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« Who Is God? | Main | The Spirit of the Restorer »

But, What Does the Bible Say?

baptism.jpg We who believe in Jesus’ name baptism and the infilling of the Holy Ghost as evidenced by speaking in other tongues often find ourselves challenged by those who dismiss these doctrines. I have to say that I am always amazed by such arguments. To me, the glorious name of Jesus, taken in water baptism, is its own best advertisement. The glow on a person’s face as he or she comes up out of the water says it all. And anyone who has experienced the baptism of the Holy Ghost has personal knowledge of the power and glory it brings.

But these subjective experiences do not comprise the main reasons we enthusiastically preach Acts 2:38. A number of solid, strong principles form the basis for what we believe and teach. Take a look:

Clear and simple Bible commands. Acts 2:38 “Then Peter said unto them, Repent, and be baptized every one of you in the name of Jesus Christ for the remission of sins, and ye shall receive the gift of the Holy Ghost. “ How could it be stated more simply? Also, Acts 10:48 . “And he commanded them to be baptized in the name of the Lord.”

An easy-to-follow scriptural pattern. As recorded in John 3:5, Jesus said, “Verily, verily, I say unto thee, Except a man be born of water and of the Spirit, he cannot enter into the kingdom of God .” The water and spirit pattern recurs time and again in the scripture.

Many supporting scriptures. While we cannot list them all, many scriptures refer to the importance of Jesus’ name, water baptism, spirit baptism, tongues, and so on. For example, look at Acts 8:15-16. “Who, when they were come down, prayed for them, that they might receive the Holy Ghost: (For as yet he was fallen upon none of them: only they were baptized in the name of the Lord Jesus.)

Convincing Old Testament typology. Our doctrine is not based upon the Old Testament, but it is foreshadowed there. Check out the references to the Red Sea crossing as a type of baptism. (I Corinthians 10:1-4) In the brazen altar, we see repentance; in the laver of water we see baptism; in the Holy Place , we see the Holy Ghost baptism prefigured. All of these elements of typology point us toward the substance of the New Testament.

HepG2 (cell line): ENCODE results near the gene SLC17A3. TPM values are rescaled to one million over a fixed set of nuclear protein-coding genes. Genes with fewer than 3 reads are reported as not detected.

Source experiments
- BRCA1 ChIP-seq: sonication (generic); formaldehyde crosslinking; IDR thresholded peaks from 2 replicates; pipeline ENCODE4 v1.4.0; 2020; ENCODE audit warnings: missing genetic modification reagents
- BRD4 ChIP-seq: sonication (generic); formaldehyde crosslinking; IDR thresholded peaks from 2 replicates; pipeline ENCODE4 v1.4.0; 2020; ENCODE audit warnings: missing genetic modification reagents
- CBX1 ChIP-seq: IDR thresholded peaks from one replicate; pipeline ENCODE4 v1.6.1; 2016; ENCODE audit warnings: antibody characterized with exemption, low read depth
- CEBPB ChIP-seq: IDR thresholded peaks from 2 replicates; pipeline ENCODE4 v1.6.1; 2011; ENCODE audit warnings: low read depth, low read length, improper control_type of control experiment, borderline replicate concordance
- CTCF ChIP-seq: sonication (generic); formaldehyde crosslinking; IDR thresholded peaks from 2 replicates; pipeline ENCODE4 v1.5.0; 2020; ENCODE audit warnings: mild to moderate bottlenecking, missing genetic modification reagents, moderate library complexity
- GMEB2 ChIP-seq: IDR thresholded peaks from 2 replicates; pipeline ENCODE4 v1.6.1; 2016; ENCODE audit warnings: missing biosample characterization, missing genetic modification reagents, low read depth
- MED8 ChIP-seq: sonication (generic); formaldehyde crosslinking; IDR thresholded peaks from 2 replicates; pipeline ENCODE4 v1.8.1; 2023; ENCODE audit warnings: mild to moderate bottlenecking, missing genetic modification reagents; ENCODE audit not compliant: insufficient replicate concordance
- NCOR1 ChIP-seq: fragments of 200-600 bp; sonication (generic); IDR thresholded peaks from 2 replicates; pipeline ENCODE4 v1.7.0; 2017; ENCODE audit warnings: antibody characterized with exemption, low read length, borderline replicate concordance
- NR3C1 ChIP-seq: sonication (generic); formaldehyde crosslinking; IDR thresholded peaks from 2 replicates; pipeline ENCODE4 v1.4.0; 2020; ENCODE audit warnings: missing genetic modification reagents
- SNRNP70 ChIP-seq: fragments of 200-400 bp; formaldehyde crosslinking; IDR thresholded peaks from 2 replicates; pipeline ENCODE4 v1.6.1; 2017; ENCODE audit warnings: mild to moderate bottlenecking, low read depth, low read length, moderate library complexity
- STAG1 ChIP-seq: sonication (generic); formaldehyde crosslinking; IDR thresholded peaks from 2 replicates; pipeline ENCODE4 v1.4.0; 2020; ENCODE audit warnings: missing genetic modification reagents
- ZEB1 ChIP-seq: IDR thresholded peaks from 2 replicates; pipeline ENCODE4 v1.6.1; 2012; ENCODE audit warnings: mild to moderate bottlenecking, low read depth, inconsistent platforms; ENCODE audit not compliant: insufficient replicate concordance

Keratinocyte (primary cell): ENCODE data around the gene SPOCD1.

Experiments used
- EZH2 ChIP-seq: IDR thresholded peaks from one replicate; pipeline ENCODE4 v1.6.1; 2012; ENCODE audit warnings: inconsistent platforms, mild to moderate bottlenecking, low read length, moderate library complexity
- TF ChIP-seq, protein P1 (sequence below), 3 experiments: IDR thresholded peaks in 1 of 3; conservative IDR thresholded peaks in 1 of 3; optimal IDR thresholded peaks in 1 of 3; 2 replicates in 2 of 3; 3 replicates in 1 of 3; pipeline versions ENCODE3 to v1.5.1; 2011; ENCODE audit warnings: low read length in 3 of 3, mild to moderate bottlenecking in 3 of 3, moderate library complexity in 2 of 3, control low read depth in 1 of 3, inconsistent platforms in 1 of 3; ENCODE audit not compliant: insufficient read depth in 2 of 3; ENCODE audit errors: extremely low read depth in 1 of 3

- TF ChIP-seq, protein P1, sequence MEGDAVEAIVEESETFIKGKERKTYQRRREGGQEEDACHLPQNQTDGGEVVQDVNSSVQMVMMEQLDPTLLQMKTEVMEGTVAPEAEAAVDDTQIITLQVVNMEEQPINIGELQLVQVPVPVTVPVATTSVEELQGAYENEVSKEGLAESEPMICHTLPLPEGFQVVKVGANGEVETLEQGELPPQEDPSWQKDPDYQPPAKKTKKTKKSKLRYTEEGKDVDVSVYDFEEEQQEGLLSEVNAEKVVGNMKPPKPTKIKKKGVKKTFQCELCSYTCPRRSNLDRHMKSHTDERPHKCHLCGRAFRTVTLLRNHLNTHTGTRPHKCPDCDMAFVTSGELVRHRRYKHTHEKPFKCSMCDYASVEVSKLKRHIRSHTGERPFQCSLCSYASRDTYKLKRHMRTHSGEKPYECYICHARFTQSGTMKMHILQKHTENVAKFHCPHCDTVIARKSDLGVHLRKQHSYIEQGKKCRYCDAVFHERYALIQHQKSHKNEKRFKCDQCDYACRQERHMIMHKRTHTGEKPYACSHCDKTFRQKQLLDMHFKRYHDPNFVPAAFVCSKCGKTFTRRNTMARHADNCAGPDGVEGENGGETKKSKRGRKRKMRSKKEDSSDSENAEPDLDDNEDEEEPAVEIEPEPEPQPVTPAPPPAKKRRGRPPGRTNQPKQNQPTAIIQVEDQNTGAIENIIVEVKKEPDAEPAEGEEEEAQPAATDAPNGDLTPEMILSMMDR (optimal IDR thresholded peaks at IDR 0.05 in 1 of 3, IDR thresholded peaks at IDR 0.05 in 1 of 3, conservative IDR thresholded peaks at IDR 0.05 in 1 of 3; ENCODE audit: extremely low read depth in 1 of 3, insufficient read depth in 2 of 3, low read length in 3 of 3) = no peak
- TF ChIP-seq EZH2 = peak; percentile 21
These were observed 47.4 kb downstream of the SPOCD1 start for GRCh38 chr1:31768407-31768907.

Strong Biblical exegesis. When it comes down to actual meanings contained in scriptural passages and contexts, one cannot get around the truth. Apostolic doctrine derives from the preaching and example of the original Apostles, as seen both from common sense and context standpoints. For example, to “call upon” the name of Jesus in baptism means to “invoke,” (Acts 22:16 ) thus explaining why we insist on the name of Jesus Christ being spoken over the baptismal candidate.

The original language supports it. No where is this better illustrated than in the case of baptism’s purpose. Baptism for the remission of sins as mentioned in Acts 2:38 means for the purpose of or in order to. All credible translations, along with Greek lexicons are unshakable on this. Apostolic doctrine enjoys rock solid support in the original language.

Are we making too much of scripture? Shouldn’t we soften our position to avoid being narrow or judgmental? Such characterizations of our beliefs expose the values of the critics own belief system. Once one starts rationalizing away the Scripture in order to accommodate beliefs held by those he is not willing to offend, he enters the murky waters of “nothing matters”. Does the Bible contain other truths? Yes, but not contradictory truths. Let us be careful not to negate the acts of the apostles because we prefer something less demanding.

“But, what does the Bible say?” This question will continue to be the right question to ask. We believe the Apostolic doctrine, not because we are judgmental, not because we think ourselves superior, and not because we locked in a time warp. We believe it because it is what the Bible teaches. We have no better definition of truth.

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Reader Comments (1)

It seems that baptism in Jesus' name was historically the practice of the early church:

Most of the material I've read that defends the Matthew 28:19 formula seems to rest on the doctrine of the Trinity, i.e., the insistence on rejecting Jesus' name baptism seems to stem from assuming the doctrine of the Trinity (

This is, unfortunately, a classic demonstration of what happens when human systems of theology are not seen for what they are: convenient, but fallible, constructions.

October 11, 2010 | Unregistered CommenterTim Garcia

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